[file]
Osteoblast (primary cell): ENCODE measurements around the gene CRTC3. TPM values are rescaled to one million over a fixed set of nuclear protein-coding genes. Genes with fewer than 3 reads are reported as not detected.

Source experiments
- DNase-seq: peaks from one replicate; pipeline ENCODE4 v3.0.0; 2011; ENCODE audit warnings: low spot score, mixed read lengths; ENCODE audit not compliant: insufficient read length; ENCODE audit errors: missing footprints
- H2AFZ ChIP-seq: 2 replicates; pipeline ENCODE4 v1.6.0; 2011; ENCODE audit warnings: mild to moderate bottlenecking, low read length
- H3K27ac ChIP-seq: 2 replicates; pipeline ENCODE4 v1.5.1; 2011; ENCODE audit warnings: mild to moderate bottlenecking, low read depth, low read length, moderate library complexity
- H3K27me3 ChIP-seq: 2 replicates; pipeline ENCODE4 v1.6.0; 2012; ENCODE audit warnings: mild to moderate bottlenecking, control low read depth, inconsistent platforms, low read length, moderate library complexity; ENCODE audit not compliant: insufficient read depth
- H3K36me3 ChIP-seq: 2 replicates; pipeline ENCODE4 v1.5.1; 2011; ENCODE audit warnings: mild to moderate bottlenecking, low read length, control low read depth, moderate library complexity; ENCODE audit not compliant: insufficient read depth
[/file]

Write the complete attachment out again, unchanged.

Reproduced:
Osteoblast (primary cell): ENCODE measurements around the gene CRTC3. TPM values are rescaled to one million over a fixed set of nuclear protein-coding genes. Genes with fewer than 3 reads are reported as not detected.

Source experiments
- DNase-seq: peaks from one replicate; pipeline ENCODE4 v3.0.0; 2011; ENCODE audit warnings: low spot score, mixed read lengths; ENCODE audit not compliant: insufficient read length; ENCODE audit errors: missing footprints
- H2AFZ ChIP-seq: 2 replicates; pipeline ENCODE4 v1.6.0; 2011; ENCODE audit warnings: mild to moderate bottlenecking, low read length
- H3K27ac ChIP-seq: 2 replicates; pipeline ENCODE4 v1.5.1; 2011; ENCODE audit warnings: mild to moderate bottlenecking, low read depth, low read length, moderate library complexity
- H3K27me3 ChIP-seq: 2 replicates; pipeline ENCODE4 v1.6.0; 2012; ENCODE audit warnings: mild to moderate bottlenecking, control low read depth, inconsistent platforms, low read length, moderate library complexity; ENCODE audit not compliant: insufficient read depth
- H3K36me3 ChIP-seq: 2 replicates; pipeline ENCODE4 v1.5.1; 2011; ENCODE audit warnings: mild to moderate bottlenecking, low read length, control low read depth, moderate library complexity; ENCODE audit not compliant: insufficient read depth